Australia’s current initiatives in the region are unlikely to speed the development of robust regional institutions. Its establishment of detention centres, on PNG’s Manus Island and on Nauru, which are being used to house asylum-seekers who were caught trying to reach Australia by sea, has had negative repercussions for the governance of both countries. It has also had the effect of generating some friction between PNG and Fiji.
Unless Bainimarama were to carry the day with his alternate Pacific Islands forum, Australia would have to be the critical player in any strengthening of the region as such.
But this year the government of Tony Abbott cut its aid to the rest of the Pacific dramatically and shut down the Australian Television Network, which used to broadcast to the island nations.
With Australia’s influence waning, and Fiji temporarily excluded, PNG’s relative prominence in the PIF deliberations has risen.
Papua New Guinea’s own nominee, Dame Meg Taylor, a former official with the World Bank, has been selected to serve as the organisation’s next secretary-general. She becomes the first woman to hold the post.
While the island-states have been reluctant to concede sovereignty, there have been some important regional diplomatic successes.
The Nauru Agreement, which is co-ordinated by the Pacific Islands Forum Fisheries Agency, regulates fishing in the vast exclusive economic zones (EEZs) of the Pacific. Along with a series of other agreements with the same signatories, it has helped to generate some much-needed income for the land-poor atolls, even if it has not been sufficient to halt chronic overfishing.
The main PIF security initiative, the Regional Assistance Mission to the Solomon Islands, was reasonably successful in ending a five-year period of violent conflict in that country, at least in its early stages. It is now winding down, though the Solomon Islands’ prime minister argued at the PIF that—by insisting on keeping rigid control of the mission for itself—Australia has missed a rare opportunity to strengthen the region’s security institutions.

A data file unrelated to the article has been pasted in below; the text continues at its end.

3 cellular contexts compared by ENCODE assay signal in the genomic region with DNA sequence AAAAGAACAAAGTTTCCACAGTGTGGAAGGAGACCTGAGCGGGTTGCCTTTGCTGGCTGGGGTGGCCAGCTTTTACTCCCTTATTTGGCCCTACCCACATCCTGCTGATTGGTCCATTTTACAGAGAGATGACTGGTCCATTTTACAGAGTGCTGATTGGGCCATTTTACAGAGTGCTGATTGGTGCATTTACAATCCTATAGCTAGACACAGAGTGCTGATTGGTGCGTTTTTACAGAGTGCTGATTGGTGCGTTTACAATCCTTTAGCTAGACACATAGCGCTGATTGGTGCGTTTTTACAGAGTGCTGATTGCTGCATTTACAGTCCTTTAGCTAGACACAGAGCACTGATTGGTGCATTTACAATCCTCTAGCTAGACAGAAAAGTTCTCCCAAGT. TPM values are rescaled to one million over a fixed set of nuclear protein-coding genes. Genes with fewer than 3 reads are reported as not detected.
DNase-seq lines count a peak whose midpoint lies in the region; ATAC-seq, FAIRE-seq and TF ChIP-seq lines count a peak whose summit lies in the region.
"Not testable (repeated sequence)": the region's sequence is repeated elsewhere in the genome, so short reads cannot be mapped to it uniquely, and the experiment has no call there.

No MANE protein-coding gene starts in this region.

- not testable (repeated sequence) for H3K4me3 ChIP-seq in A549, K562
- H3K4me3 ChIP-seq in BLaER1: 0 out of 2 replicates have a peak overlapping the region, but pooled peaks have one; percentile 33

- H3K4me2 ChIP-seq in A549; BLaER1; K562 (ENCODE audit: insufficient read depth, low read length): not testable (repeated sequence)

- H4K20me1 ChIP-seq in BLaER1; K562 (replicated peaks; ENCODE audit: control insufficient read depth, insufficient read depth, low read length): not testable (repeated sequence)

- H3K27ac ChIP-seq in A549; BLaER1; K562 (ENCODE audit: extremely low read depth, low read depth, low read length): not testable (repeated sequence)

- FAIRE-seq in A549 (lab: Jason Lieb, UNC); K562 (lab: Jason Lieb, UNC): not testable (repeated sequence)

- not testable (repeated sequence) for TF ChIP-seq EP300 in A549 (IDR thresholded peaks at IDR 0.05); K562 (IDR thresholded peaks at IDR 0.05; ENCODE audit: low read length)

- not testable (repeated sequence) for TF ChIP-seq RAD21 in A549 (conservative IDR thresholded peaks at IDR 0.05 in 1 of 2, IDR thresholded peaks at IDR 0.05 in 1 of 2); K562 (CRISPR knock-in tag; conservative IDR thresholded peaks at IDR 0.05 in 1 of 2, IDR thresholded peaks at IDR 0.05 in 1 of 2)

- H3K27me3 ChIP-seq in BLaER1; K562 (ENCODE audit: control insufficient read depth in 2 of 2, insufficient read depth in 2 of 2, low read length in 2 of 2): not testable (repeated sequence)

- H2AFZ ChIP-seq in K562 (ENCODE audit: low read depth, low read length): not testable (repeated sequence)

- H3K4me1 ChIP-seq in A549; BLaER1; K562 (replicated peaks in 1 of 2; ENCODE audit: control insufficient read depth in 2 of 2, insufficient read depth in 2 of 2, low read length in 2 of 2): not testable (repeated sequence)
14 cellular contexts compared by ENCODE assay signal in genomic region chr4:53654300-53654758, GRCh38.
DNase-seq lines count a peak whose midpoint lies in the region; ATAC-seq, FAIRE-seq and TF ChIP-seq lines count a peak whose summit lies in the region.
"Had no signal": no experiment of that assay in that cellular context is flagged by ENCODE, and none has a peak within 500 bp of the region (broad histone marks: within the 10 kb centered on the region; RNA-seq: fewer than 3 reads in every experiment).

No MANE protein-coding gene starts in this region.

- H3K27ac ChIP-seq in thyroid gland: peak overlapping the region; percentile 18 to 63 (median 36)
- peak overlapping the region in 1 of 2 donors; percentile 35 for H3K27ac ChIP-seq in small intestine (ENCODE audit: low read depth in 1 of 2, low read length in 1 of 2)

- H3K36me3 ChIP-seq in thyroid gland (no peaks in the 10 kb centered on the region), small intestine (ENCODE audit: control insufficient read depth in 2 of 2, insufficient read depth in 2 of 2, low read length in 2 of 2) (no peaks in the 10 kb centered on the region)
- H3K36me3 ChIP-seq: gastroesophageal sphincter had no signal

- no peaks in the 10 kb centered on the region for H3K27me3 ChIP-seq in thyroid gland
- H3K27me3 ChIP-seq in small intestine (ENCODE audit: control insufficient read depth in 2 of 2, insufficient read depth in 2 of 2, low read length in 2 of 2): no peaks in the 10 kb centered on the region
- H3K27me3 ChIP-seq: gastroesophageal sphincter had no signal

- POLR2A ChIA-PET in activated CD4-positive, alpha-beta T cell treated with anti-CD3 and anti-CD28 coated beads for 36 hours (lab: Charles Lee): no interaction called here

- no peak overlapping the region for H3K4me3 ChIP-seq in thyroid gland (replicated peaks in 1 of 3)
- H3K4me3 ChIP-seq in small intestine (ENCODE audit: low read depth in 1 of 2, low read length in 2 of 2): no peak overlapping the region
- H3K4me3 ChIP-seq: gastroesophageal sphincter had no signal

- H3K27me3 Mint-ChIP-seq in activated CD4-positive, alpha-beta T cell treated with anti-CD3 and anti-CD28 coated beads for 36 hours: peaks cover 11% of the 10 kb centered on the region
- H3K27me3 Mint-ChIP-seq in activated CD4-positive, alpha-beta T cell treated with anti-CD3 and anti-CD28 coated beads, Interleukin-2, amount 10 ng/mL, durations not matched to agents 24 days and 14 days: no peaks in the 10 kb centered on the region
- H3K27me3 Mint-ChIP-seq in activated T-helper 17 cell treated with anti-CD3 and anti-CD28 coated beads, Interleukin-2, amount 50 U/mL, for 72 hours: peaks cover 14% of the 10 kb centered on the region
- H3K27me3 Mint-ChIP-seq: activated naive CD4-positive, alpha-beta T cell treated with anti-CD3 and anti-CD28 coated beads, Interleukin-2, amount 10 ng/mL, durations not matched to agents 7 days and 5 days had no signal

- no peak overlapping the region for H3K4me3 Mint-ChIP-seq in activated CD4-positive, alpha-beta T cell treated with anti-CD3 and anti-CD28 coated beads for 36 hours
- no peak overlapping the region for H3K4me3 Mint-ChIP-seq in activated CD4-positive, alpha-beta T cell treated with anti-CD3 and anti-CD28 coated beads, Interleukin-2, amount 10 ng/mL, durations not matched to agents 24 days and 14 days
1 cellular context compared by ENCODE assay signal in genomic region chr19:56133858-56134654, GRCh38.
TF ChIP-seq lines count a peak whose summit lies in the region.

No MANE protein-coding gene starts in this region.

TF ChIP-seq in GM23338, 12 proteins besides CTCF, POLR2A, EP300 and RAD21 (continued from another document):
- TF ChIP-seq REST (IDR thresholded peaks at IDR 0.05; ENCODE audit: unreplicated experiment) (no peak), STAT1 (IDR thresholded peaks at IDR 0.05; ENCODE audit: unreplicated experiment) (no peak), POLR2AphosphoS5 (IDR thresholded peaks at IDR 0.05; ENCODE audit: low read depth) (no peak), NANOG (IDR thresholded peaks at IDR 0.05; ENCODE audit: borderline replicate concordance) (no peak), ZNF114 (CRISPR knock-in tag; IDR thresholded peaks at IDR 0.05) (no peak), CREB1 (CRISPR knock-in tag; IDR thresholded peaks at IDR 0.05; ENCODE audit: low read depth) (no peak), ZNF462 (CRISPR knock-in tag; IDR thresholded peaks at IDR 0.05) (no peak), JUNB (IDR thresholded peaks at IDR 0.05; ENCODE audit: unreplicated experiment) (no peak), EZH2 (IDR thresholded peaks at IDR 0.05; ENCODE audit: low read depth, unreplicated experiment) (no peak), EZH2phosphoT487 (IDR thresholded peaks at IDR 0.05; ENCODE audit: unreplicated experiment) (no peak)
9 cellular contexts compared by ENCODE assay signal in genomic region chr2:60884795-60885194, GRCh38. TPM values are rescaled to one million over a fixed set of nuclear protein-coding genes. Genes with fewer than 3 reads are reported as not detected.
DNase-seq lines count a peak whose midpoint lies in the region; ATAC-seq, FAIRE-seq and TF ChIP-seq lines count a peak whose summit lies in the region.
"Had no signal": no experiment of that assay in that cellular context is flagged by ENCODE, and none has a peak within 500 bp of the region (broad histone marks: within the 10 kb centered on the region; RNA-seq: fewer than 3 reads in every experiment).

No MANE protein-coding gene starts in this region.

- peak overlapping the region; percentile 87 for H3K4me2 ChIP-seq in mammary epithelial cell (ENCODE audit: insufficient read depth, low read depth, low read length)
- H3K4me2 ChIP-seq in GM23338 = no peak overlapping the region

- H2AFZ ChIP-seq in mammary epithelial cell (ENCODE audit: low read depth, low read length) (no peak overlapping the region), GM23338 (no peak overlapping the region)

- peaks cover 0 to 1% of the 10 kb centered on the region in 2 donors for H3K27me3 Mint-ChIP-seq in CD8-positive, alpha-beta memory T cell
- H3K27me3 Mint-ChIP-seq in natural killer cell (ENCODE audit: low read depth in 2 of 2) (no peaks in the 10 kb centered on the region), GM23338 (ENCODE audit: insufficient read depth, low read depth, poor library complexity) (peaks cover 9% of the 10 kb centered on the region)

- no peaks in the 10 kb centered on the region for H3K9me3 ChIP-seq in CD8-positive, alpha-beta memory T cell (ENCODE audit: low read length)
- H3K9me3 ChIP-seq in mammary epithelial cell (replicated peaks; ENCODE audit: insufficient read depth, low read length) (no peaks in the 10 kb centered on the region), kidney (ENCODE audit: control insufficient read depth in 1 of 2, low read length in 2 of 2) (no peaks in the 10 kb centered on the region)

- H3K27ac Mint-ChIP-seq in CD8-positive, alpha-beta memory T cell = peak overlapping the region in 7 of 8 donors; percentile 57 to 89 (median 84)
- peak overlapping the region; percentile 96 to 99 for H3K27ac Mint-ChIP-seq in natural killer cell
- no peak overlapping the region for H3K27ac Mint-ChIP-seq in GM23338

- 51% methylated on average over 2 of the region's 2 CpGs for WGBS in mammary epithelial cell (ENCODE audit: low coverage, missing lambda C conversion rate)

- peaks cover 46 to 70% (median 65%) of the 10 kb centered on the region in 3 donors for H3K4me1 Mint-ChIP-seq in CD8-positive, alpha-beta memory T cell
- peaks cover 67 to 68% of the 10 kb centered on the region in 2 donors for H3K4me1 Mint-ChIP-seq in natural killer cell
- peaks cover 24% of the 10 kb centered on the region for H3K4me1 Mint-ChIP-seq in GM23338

Yet collective Pacific diplomacy, entailing “joint regional action aimed at mediating, moderating or denying harmful global influences on the region and to maximise the benefits from positive international influences” has enjoyed some success, in the view of Greg Fry, a professor at the University of the South Pacific.
In the past, there have been successful regional negotiations on trade agreements with EU, on the UN Convention on the Law of the Sea, and on nuclear shipments. Most recently, the presidents of Kiribati and the Marshall Islands, Anote Tong and Christopher Loeak respectively, have been at pains to draw attention to climate change and the related problem of rising sea levels. Still, those issues are not likely to find much favour with the region’s mini-superpower. Australia’s Abbott has in the past contested the basic fact of global warming.
His attempt to create a conservative global alliance against any effort to introduce carbon pricing is unlikely to find many takers among the Pacific nations. If there were to be any new sense of regional solidarity on the basis of environmental issues, then, it would have to proceed without Australia. Either that, or a change of government in Canberra.
Source: The Economist